This is the fifth in a series intended to go deeper into each of our core values. The series was started by Brian with Our Core Values, Episode I: Be Excellent, and Kimberly wrote about it most recently with Episode IV: Work Together. I’ll continue the discussion with our fifth core value: Continuously Improve.
As an introspective person dedicated to self-improvement, I’ve been affected by many people and events and have learned a lot about myself through these interactions. But nothing has taught me more about continuous improvement than the experiences I’ll share now.
Improve through practice
Before you read any further, draw a small line on a piece of paper. Now, draw two identical lines an equal distance apart from the first. Imagine filling an entire page with these lines. This was the exhaustingly iterative exercise that Inge Druckery had us do before each Letterform Design class as students at The University of the Arts.
The goal seemed simple enough: draw identical lines on a page so that each one matches the weight and spacing of the previous line. But what I didn’t realize at the time was that I was learning a lesson in iteration and improvement—and that these simple lines were the foundation for projects yet to come. Getting these simple lines right was imperative to tackling the more complex letterform designs we would learn later.
Each line we drew became a tiny recording in our brain and muscle memory. With each pass, we adjusted and evaluated our work in a matter of seconds before moving on to the next line. Each stroke was a new opportunity to improve on the previous effort (and was the result of every attempt before it). We made small adjustments to achieve better results as we went.
Soon enough, this process of designing, evaluating, and repeating became automatic in everything that we did—and produced results that would make Mr Miyagi proud.
Pride impedes progress
At the same time, iteration was not possible if we got too attached to our work. This was an easy feat with tiny lines on a piece of paper, but it became difficult to avoid attachment to designs we spent hours creating.
To continuously improve on our work, we had to approach designs with the same iterative process as before. Too much pride in our own accomplishments would have created a satisfying comfort that limited us from looking forward. Seeing our accomplishments as something to build on, however, created a foundation for continuous improvement.
Improve through process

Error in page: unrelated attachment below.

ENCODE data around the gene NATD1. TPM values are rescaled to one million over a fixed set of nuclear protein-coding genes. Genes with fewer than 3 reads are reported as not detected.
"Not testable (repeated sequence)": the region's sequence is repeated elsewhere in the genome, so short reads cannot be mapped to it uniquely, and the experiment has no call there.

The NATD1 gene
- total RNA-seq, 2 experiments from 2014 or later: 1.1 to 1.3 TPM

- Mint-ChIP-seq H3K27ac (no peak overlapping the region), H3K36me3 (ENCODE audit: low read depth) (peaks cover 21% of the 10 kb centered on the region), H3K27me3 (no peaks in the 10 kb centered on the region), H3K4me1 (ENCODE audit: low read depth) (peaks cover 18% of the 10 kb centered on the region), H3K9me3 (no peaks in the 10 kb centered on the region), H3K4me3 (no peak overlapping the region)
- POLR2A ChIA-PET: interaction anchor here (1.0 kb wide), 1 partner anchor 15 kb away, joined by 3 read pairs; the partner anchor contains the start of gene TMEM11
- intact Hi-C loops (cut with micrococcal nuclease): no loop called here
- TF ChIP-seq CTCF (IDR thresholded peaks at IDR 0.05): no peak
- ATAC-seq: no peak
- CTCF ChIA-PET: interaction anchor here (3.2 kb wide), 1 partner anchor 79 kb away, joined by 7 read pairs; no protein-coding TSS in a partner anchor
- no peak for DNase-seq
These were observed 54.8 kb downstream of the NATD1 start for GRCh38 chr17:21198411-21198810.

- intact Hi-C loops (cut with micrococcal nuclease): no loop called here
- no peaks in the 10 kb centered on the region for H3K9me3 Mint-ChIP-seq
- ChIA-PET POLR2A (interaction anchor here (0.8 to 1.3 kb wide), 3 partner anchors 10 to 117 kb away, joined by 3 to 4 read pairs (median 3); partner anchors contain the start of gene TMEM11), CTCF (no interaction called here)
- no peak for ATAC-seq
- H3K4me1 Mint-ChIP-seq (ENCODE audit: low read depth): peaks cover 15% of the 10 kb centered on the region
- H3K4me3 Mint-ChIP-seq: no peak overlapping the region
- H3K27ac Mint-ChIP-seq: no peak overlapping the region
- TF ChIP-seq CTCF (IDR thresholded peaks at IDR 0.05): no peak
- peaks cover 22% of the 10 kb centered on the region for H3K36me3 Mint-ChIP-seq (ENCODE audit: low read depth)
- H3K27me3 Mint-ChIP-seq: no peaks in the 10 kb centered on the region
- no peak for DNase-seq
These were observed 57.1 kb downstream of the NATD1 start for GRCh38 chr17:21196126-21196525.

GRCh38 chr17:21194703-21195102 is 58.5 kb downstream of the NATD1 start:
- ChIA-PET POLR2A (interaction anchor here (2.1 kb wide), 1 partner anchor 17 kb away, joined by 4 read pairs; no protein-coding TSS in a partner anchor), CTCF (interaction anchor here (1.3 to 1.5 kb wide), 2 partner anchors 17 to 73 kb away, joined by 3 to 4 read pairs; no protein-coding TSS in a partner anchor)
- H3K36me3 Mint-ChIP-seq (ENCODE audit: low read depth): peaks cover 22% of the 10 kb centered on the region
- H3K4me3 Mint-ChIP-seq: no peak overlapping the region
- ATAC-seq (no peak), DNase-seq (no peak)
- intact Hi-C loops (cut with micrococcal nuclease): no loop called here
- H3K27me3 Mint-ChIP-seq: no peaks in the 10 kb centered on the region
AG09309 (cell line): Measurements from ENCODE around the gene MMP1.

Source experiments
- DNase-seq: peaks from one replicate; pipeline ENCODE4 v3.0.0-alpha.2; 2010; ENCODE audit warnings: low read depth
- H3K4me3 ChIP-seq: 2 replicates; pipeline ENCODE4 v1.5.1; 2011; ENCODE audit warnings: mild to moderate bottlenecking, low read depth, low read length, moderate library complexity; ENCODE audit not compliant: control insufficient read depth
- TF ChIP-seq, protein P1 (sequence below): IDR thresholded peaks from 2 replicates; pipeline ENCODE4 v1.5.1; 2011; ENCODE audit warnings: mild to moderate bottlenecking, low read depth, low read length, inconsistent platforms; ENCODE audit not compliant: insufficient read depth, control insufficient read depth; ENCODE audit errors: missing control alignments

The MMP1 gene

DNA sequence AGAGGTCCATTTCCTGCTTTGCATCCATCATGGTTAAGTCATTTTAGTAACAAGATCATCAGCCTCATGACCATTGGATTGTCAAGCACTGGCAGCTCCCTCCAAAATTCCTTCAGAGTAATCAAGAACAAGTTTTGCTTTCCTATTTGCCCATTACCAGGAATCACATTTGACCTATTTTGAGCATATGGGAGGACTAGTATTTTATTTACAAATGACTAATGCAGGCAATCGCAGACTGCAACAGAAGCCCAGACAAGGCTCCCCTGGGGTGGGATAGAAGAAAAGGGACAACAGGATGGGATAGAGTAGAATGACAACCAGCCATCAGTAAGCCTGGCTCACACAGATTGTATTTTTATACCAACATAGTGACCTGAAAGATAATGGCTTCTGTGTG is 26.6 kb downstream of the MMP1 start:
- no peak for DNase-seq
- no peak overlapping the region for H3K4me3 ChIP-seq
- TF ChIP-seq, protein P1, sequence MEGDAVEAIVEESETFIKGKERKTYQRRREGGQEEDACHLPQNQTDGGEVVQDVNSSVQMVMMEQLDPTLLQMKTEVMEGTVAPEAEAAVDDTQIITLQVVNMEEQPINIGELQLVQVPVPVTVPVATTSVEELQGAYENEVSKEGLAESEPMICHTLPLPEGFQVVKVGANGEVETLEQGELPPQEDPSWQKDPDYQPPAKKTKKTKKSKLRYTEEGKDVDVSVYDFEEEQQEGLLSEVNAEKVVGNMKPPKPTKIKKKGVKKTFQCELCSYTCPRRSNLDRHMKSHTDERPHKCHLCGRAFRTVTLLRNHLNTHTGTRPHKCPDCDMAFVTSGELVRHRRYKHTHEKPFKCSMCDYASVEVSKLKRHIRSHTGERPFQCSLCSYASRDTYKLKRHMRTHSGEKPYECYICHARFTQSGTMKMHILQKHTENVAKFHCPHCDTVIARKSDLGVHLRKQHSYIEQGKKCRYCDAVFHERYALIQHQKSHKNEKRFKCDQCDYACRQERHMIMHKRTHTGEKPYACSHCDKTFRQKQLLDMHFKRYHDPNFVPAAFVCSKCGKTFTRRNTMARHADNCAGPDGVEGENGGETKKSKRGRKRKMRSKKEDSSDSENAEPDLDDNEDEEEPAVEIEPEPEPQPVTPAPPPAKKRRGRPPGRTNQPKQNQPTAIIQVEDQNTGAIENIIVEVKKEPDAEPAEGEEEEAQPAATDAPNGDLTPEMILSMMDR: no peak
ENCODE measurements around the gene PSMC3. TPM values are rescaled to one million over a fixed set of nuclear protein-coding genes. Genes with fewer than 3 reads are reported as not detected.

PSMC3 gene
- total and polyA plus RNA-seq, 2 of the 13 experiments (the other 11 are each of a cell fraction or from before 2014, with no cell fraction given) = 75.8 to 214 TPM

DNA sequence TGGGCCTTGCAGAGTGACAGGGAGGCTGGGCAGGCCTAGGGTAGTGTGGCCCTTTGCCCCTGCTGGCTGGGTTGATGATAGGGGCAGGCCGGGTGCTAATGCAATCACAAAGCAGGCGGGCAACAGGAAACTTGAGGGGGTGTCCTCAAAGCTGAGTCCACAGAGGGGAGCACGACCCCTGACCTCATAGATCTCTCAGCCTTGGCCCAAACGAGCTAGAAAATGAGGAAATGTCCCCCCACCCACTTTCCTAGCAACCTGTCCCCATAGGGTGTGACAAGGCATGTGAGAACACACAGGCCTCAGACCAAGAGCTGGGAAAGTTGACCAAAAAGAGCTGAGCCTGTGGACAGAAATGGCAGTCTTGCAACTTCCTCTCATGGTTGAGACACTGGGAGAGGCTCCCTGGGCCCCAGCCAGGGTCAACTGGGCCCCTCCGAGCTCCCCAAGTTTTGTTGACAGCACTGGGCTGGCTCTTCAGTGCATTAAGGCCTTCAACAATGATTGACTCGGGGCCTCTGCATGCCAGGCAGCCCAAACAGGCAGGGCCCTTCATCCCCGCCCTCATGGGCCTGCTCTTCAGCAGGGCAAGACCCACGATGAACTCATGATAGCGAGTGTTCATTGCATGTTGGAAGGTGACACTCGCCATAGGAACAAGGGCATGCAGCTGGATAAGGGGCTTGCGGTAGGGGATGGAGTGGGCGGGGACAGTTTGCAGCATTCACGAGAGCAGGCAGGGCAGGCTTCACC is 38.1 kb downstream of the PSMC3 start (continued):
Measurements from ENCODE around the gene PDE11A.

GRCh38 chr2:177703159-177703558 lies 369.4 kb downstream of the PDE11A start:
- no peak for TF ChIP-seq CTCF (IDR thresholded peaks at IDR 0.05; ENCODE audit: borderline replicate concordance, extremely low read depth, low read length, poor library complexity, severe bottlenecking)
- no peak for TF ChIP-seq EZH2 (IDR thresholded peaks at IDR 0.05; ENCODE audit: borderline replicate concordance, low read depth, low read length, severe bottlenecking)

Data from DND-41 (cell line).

The next time I was required to be critical of myself and my team was while working at a Lean manufacturing company. We were undergoing a transformation that would cut our production time significantly and improve our design and engineering process.
As a creative person, I naturally rejected the structure and documentation that was changing the way we worked. I thought the analytical process of identifying and eliminating waste to gain efficiency had no place in my creative process. But I was blinded by my own ignorance.
The Lean Six Sigma process empowered every individual in the company to challenge our process and suggest change. It provided a platform for anyone to influence the company regardless of their place in the organizational hierarchy. Most of all, it motivated me to evaluate my own creative process.
Shortly after, I put structure around repeated tasks that were once taking up significant time and brain power, which allowed me to focus my creative energy on more valuable and challenging design problems.
Set a new standard regularly
We’ve never put a name to it at Think Company, but our process of evaluating and improving ourselves shares similar principles.
As a team, we provide opportunities to learn from each other every day. Accomplishments and stories of overcoming design challenges do not remain isolated to an individual project team, and insights from past projects permeate our company through activities like Lunch-n-Learns, project retrospectives, Discipline Interest Groups (DIGs), and more . When similar design challenges arise in the future, this shared knowledge becomes a foundation for others to build upon. The inherited knowledge makes us more efficient and able to focus on novel design challenges.
As we discover better methods for achieving our clients’ vision, we set a new standard to be followed by others in the future. This kaizen approach allows us to continuously improve our process with incremental adjustments—ratcheting ourselves forward each time we refine our current practice. For this reason, we maintain very high standards for each other and our work.
Improve through culture
The collaborative culture at Think Company is the most important ingredient in our continuous improvement cycle. Culture guards us from our own bad ideas—preserving what has been established and forcing us to stay true to ourselves. It prevents us from allowing change that is counter to our core principles or moves us backwards. A great culture is like an immune system: the stronger it gets, the harder it becomes to break it.
What makes culture unique is that as much as it can be described in words, the important components can not be written down in the form of rules or a process. A culture must be embodied by everyone included in it, and it must be passed to others who are new to it.
“The effect [we] have on others is the most valuable currency there is,” Jim Carrey once said in a commencement speech. Through the collaborative process between ourselves and our clients, we are afforded the opportunity to impact others every day. When we work together, we grow together. The culture we instill in each other and in our projects is an irreplaceable asset that motivates us to continuously improve ourselves, our process, and the world around us.
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